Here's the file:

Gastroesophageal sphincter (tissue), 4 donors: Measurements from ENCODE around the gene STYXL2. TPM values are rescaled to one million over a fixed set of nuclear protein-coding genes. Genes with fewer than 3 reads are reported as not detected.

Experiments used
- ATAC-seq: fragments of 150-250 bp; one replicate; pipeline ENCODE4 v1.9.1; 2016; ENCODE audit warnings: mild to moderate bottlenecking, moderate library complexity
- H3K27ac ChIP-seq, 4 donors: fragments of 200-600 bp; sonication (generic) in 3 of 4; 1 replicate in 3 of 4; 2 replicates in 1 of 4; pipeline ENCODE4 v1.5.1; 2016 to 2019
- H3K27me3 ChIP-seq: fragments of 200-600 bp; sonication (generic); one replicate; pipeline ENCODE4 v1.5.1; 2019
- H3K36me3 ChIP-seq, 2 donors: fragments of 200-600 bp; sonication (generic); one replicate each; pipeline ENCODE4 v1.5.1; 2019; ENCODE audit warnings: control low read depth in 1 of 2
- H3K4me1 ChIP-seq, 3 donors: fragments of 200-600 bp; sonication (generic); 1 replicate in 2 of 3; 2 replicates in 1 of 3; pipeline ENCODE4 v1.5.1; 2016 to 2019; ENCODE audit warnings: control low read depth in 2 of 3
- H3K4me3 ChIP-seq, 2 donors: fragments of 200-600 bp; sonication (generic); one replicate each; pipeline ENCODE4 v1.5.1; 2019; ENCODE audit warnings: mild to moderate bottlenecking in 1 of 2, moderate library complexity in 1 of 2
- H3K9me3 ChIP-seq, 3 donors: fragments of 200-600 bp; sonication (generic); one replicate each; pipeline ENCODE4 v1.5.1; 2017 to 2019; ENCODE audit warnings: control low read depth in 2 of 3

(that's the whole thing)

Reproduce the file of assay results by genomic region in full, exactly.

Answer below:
Gastroesophageal sphincter (tissue), 4 donors: Measurements from ENCODE around the gene STYXL2. TPM values are rescaled to one million over a fixed set of nuclear protein-coding genes. Genes with fewer than 3 reads are reported as not detected.

Experiments used
- ATAC-seq: fragments of 150-250 bp; one replicate; pipeline ENCODE4 v1.9.1; 2016; ENCODE audit warnings: mild to moderate bottlenecking, moderate library complexity
- H3K27ac ChIP-seq, 4 donors: fragments of 200-600 bp; sonication (generic) in 3 of 4; 1 replicate in 3 of 4; 2 replicates in 1 of 4; pipeline ENCODE4 v1.5.1; 2016 to 2019
- H3K27me3 ChIP-seq: fragments of 200-600 bp; sonication (generic); one replicate; pipeline ENCODE4 v1.5.1; 2019
- H3K36me3 ChIP-seq, 2 donors: fragments of 200-600 bp; sonication (generic); one replicate each; pipeline ENCODE4 v1.5.1; 2019; ENCODE audit warnings: control low read depth in 1 of 2
- H3K4me1 ChIP-seq, 3 donors: fragments of 200-600 bp; sonication (generic); 1 replicate in 2 of 3; 2 replicates in 1 of 3; pipeline ENCODE4 v1.5.1; 2016 to 2019; ENCODE audit warnings: control low read depth in 2 of 3
- H3K4me3 ChIP-seq, 2 donors: fragments of 200-600 bp; sonication (generic); one replicate each; pipeline ENCODE4 v1.5.1; 2019; ENCODE audit warnings: mild to moderate bottlenecking in 1 of 2, moderate library complexity in 1 of 2
- H3K9me3 ChIP-seq, 3 donors: fragments of 200-600 bp; sonication (generic); one replicate each; pipeline ENCODE4 v1.5.1; 2017 to 2019; ENCODE audit warnings: control low read depth in 2 of 3